From seasonal worker to award-winning farmer

The Agricultural Writers SA New Entrant to Commercial Agriculture winner in 2019, Dirk Louw, is showing that it still is possible to start farming from scratch. He spoke to Glenneis Kriel about what contributed to his success, his perseverance against all odds and his plans for the future.

From seasonal worker to award-winning farmer
Maize is produced on land that is not under permanent crops. Photo: Leon Louw
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Most established farmers will say it would be near impossible to farm out their land [pay for the farm with revenue from production] under current production and market conditions.

The odds, then, would be even lower for those not born into a farming family and their support network to offer guidance on production.

And yet, there are always outliers, like Dirk Louw, owner of Silver Moon Investments, who prove that anything is possible if you put your mind to it. Louw was born in Opwag and grew up in Topline near Groblershoop in the Northern Cape.

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He started out as a general worker at a small shop in Hanover Park in the Western Cape after matriculating in 1995, but left the job after three years to look after his father, who had fallen ill.

Louw struggled to re-enter the job market thereafter, but his fortune changed when he started doing seasonal work for André Smith at Malmaison, a farm near Groblershoop. Smith farms dried grapes for raisins, and also pecan nuts, maize and sheep.

Louw has 300 ewes to add value to crop rotation and improve cash flow. Photo Leon Louw

“André called me in after the season and inquired about my plans for the future. He then committed to better equip me for the industry through skills development and training if I stayed on the farm,” Louw recalls.

He began attending various table grape production courses and in 2002 acquired a driver’s licence, which opened new career opportunities on the farm. He worked hard and proved a fast learner, and within a year was promoted to supervise the people under whom he had started out.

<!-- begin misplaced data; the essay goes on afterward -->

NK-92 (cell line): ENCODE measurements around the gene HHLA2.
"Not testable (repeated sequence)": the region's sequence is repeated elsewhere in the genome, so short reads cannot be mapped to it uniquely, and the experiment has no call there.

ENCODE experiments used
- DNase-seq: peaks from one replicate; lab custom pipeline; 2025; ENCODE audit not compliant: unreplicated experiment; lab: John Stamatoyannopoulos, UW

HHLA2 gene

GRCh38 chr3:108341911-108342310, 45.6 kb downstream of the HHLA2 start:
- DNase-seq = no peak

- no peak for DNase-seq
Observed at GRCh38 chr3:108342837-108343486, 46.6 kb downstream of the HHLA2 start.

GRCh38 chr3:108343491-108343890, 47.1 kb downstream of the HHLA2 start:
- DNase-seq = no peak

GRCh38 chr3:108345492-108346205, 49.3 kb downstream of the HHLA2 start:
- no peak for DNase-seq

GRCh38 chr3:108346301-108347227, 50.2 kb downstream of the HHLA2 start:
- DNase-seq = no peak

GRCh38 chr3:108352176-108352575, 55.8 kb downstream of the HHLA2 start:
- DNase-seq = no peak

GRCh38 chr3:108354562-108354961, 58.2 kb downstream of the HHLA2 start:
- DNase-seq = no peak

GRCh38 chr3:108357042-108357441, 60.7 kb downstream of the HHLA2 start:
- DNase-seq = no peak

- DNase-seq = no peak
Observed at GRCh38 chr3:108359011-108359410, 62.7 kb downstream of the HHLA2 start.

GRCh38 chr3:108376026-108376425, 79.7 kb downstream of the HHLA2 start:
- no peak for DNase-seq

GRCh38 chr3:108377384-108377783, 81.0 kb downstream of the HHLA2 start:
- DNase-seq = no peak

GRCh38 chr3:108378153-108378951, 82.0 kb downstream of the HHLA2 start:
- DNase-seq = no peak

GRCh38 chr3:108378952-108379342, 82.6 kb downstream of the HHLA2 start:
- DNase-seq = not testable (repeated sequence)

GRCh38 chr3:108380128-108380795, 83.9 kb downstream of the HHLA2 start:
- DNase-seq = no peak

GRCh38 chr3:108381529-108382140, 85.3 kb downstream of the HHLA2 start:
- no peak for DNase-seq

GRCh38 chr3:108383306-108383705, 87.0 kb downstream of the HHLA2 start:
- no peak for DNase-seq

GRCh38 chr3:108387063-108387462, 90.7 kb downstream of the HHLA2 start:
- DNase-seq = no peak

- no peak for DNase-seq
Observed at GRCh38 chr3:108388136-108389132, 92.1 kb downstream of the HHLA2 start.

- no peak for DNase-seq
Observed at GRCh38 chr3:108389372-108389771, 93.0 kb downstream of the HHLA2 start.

From there, he became more exposed to the management side of the farm, by dealing with staff affairs, and later also production management.

“Staff at Malmaison weren’t envious of my success, as they knew I’d worked hard to get where I was. Besides, they liked my management style; I’m fair and transparent, so you know what to expect from me, and I lead by example,” Louw says.

In testimony to his devotion and dedication, Louw won the junior management division of the 2007 Farmworker of the Year competition while working for Smith. Five years later, after getting his own farm, he took home the Senior Manager award.

He then went on to win Raisins SA’s 2018 Upcoming Farmer of the Year Award.

Tough beginnings
Smith helped Louw look for land of his own, but prices were far too high. Then, in August 2008, after nine years of working for Smith, Louw became a beneficiary in a land redistribution farming project for an agricultural development transaction, and their paths separated.

“André and I parted on bad terms because he felt I couldn’t continue working on his land if I had my own farm to take care of,” recalls Louw.

“The other catch was that I had to share the 53,7ha farm, which had 20ha of old sultana vineyards that were no longer profitable, and only 1,5ha of productive sultana grapes, with nine other beneficiaries, and each of us had to make a full-time living from the farm, which was near impossible, as nobody drew a salary for quite some time.”

The cracks started to show a few months later when some of the beneficiaries no longer showed up for meetings, poles of vineyards were stolen, and there were incidents of sabotage, such as the opening of sluices and arson attempts.

Undeterred, Louw bought 22 in-lamb ewes, which he later exchanged with their 24 lambs for a tractor. He also harvested old lucerne regrowth on 14ha of land on the farm, which he exchanged for a mechanical scythe, rake and baler.

Government helped him plant 10ha of wheat, but this was neglected and ended up becoming bird feed, leaving him with only the hay to sell to livestock farmers.

“Only three of the shareholders were still working, so there weren’t enough hands on the farm,” explains Louw.

After a year, he was at his wits’ end and decided to patch things up with Smith.

“André and I evaluated the situation and came to the conclusion that I should either sell my shares to the others and forget I ever owned a farm, or buy out the others by either selling a part of the farm or getting a loan.”

The choice was obvious, as he had always wanted to farm. No bank, however, wanted to lend him money, so he ended up borrowing R90 000 from Smith and buying out the other shareholders. He committed to give them an additional R15 000 each over three years at a rate of R5 000 per year.

“I involved government and did everything as transparently as possible to prevent future backlashes,” he says.